Supplying barcoded labels or packaging with goods before they leave the warehouse is an effective way to ensure any returned packages can be tracked and sorted correctly, to control waste and re-use stock where feasible. Some retailers are doing this already; their eCommerce systems anticipate that a customer may plan to return some or all of the order (because he or she ordered the same shirt in different sizes, for example).

Once returned, barcodes, RFID technology, scanners and mobile computers can pull up product details to help assess a product’s suitability for resale before it is placed back in stock. From an environmental perspective, this approach maximises reuse, recycling, or recirculation, ensures products are not simply binned or later lost in the system, and reduces unnecessary transportation.

Intelligent loading and shipping are also key

At the loading dock, managers cannot physically view all dock doors to oversee operations, and staff are often inexperienced seasonal workers or not yet fully trained. Relying on personnel to judge truck volume by their eyes alone leads to improper loading and poorly-informed decision making, resulting in wasted space and sometimes dangerously-stacked goods. Shipping ‘air’ instead of parcels is clearly a waste of time and money, with excess trucks on the road leading to more fuel consumption and pollution.

Forward-looking companies realise that maximising trailer space makes the delivery process more competitive, efficient, safe, and secure – and of course environmentally friendly. In order to future-proof your operations, you need visibility into key load metrics, ensuring every load is space efficient. It will come as no surprise that a data-driven approach can provide incredibly smart solutions.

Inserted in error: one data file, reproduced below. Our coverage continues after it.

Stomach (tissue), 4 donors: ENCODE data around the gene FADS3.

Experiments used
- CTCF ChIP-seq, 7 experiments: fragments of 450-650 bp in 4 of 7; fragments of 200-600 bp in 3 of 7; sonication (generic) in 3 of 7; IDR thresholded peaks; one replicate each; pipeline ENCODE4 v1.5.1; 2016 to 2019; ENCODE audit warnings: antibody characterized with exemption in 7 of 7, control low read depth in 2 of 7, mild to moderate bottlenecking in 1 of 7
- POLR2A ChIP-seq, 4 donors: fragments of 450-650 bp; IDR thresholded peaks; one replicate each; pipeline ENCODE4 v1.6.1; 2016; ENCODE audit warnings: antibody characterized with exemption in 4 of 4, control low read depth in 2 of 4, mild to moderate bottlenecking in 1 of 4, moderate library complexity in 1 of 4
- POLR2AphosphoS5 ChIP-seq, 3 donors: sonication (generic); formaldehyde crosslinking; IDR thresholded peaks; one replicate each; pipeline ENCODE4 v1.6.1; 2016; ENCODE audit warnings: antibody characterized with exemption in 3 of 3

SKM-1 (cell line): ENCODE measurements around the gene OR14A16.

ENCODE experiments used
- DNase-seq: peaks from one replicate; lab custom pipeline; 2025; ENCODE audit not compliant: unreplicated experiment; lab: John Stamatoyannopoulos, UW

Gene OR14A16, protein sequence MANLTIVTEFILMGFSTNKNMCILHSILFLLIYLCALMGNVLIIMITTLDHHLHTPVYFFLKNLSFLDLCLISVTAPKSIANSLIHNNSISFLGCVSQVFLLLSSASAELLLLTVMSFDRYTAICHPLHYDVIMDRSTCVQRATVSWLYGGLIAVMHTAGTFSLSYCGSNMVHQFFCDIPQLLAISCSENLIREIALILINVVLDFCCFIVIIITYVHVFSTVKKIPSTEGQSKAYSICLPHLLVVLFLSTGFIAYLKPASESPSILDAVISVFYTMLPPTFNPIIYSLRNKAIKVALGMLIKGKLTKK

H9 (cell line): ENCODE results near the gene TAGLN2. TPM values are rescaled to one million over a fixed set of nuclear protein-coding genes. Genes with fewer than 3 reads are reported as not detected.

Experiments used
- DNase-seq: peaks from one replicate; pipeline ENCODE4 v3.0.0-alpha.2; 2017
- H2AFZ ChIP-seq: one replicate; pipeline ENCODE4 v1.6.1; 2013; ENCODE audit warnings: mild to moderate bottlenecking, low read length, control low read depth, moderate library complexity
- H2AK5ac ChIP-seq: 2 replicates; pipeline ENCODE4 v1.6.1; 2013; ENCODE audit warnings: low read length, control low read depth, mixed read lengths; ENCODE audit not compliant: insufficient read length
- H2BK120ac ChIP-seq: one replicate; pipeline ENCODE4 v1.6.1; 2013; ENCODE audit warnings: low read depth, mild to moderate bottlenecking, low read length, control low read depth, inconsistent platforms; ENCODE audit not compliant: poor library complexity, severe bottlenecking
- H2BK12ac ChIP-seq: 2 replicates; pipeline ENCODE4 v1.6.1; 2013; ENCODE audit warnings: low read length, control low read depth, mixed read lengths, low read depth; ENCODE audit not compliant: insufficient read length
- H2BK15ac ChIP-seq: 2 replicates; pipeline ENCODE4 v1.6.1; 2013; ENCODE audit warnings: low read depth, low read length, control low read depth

Trailer monitoring systems such as Zebra SmartPack™, 3D sensors and red, green, and blue (RGB) cameras can analyse loading operations in real-time, calculating the build profile of a container/truck in terms of density, fullness, and weight. Information is then translated into a user-friendly dashboard (viewable on a mobile or static device), with alerts triggered by scenarios like idle bays or under-loaded trucks. This smart loading also ensures packages are stacked appropriately so as to avoid damage – reducing the likelihood of a return.

Once on the road, GPS, RFID, scanning, and camera technology provide real-time data on deliveries, including the last-mile delivery. Although this is nothing new, it is a key step in eliminating re-delivery attempts or claims of non-delivery (leading to unnecessary mileage, pollution, and reordering). This visibility is of interest to all supply chain stakeholders and shortening the delivery window is more convenient for customers too.